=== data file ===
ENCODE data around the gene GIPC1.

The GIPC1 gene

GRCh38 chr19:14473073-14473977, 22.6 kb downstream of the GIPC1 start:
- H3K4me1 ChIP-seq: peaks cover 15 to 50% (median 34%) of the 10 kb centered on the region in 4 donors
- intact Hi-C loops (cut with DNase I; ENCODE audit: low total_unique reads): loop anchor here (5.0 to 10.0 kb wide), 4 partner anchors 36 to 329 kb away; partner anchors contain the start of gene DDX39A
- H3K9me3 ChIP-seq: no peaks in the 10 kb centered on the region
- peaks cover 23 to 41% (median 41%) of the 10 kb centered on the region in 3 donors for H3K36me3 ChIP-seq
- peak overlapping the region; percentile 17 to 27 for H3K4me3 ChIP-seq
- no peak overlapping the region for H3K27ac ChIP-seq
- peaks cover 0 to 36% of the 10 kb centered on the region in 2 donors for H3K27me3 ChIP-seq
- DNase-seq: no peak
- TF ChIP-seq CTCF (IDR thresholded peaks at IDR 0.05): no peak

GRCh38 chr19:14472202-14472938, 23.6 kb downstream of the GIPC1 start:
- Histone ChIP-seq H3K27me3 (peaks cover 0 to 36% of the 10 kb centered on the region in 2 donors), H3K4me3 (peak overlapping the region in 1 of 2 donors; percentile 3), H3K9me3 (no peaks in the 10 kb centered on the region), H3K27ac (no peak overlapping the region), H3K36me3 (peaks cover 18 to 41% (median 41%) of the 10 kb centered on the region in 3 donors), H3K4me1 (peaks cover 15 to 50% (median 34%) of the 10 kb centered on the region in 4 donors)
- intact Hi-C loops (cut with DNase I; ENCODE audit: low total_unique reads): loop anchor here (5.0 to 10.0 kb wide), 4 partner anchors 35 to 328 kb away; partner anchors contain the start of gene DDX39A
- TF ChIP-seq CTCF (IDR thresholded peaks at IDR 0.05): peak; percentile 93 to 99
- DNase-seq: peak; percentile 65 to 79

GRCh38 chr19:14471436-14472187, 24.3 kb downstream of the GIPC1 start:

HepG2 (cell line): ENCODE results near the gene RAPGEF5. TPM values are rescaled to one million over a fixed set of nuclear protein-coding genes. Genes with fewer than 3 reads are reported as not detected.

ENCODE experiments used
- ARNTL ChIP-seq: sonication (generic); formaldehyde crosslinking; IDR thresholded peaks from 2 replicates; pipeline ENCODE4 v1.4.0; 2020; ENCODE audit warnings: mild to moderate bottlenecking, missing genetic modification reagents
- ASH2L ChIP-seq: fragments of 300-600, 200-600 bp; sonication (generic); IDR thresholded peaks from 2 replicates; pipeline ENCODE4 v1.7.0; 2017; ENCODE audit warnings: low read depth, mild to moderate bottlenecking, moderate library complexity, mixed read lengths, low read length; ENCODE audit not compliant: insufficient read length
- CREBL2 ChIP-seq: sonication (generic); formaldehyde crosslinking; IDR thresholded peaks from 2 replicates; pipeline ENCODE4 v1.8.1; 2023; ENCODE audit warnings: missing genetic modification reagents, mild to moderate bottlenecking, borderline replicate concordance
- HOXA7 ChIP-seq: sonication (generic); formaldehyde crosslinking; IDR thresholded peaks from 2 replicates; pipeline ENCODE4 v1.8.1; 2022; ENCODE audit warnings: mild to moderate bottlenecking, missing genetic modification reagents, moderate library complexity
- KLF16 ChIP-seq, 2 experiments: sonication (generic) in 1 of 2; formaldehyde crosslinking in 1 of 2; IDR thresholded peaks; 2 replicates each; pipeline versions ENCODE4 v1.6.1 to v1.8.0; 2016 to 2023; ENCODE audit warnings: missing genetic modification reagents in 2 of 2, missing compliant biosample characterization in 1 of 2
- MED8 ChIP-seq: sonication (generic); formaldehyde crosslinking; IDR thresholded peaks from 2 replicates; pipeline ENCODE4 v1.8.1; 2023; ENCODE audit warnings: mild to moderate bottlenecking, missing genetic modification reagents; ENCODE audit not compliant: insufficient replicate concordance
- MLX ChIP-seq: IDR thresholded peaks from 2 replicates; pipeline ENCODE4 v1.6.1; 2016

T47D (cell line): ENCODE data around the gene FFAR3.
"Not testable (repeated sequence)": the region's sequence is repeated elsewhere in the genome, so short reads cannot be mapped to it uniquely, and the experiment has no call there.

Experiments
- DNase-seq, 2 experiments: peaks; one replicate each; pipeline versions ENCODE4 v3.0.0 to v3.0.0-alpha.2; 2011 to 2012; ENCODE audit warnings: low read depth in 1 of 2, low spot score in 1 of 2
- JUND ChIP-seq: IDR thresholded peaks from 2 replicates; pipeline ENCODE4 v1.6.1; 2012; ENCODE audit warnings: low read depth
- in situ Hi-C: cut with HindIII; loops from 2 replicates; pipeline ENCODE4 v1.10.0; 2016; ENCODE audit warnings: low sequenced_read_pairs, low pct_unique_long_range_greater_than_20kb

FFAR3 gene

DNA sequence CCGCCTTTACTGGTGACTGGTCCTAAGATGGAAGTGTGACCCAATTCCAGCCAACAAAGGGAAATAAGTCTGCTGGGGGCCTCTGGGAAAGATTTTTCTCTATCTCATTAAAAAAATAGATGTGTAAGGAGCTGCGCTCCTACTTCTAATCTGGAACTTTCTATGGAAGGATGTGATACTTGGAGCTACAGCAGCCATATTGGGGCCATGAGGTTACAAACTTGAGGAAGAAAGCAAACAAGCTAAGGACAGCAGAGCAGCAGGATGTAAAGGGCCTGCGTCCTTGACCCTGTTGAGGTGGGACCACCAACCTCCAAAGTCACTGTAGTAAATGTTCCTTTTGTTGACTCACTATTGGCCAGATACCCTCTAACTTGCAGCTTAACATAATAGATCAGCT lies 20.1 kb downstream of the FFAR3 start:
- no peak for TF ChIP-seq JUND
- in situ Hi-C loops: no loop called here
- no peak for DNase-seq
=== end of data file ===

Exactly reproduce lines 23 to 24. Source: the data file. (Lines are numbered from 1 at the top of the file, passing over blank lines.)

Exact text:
- CREBL2 ChIP-seq: sonication (generic); formaldehyde crosslinking; IDR thresholded peaks from 2 replicates; pipeline ENCODE4 v1.8.1; 2023; ENCODE audit warnings: missing genetic modification reagents, mild to moderate bottlenecking, borderline replicate concordance
- HOXA7 ChIP-seq: sonication (generic); formaldehyde crosslinking; IDR thresholded peaks from 2 replicates; pipeline ENCODE4 v1.8.1; 2022; ENCODE audit warnings: mild to moderate bottlenecking, missing genetic modification reagents, moderate library complexity